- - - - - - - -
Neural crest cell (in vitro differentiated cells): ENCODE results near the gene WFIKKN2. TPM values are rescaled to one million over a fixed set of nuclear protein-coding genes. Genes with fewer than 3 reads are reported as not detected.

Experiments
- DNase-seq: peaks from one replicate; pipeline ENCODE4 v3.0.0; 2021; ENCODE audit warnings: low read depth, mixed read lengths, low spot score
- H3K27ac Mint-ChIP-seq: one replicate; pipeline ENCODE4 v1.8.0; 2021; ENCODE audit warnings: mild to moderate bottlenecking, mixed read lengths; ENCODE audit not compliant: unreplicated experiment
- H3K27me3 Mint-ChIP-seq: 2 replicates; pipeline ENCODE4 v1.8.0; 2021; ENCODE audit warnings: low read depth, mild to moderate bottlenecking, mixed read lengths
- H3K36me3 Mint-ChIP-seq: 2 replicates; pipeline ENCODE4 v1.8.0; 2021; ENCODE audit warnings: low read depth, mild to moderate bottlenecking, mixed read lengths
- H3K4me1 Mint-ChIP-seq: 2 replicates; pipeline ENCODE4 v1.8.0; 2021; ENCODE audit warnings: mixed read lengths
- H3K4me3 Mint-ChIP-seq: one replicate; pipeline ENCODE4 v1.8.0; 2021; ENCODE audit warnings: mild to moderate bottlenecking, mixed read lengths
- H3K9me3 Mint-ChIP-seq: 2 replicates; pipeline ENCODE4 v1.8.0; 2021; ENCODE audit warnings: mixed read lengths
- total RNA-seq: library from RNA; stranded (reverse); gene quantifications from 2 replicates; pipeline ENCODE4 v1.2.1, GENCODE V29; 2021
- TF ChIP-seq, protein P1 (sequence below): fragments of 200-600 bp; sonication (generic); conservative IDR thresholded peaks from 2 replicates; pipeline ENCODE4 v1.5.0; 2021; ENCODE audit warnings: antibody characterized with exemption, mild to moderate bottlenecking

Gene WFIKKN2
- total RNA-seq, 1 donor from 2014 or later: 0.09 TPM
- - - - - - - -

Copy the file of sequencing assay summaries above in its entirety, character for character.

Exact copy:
Neural crest cell (in vitro differentiated cells): ENCODE results near the gene WFIKKN2. TPM values are rescaled to one million over a fixed set of nuclear protein-coding genes. Genes with fewer than 3 reads are reported as not detected.

Experiments
- DNase-seq: peaks from one replicate; pipeline ENCODE4 v3.0.0; 2021; ENCODE audit warnings: low read depth, mixed read lengths, low spot score
- H3K27ac Mint-ChIP-seq: one replicate; pipeline ENCODE4 v1.8.0; 2021; ENCODE audit warnings: mild to moderate bottlenecking, mixed read lengths; ENCODE audit not compliant: unreplicated experiment
- H3K27me3 Mint-ChIP-seq: 2 replicates; pipeline ENCODE4 v1.8.0; 2021; ENCODE audit warnings: low read depth, mild to moderate bottlenecking, mixed read lengths
- H3K36me3 Mint-ChIP-seq: 2 replicates; pipeline ENCODE4 v1.8.0; 2021; ENCODE audit warnings: low read depth, mild to moderate bottlenecking, mixed read lengths
- H3K4me1 Mint-ChIP-seq: 2 replicates; pipeline ENCODE4 v1.8.0; 2021; ENCODE audit warnings: mixed read lengths
- H3K4me3 Mint-ChIP-seq: one replicate; pipeline ENCODE4 v1.8.0; 2021; ENCODE audit warnings: mild to moderate bottlenecking, mixed read lengths
- H3K9me3 Mint-ChIP-seq: 2 replicates; pipeline ENCODE4 v1.8.0; 2021; ENCODE audit warnings: mixed read lengths
- total RNA-seq: library from RNA; stranded (reverse); gene quantifications from 2 replicates; pipeline ENCODE4 v1.2.1, GENCODE V29; 2021
- TF ChIP-seq, protein P1 (sequence below): fragments of 200-600 bp; sonication (generic); conservative IDR thresholded peaks from 2 replicates; pipeline ENCODE4 v1.5.0; 2021; ENCODE audit warnings: antibody characterized with exemption, mild to moderate bottlenecking

Gene WFIKKN2
- total RNA-seq, 1 donor from 2014 or later: 0.09 TPM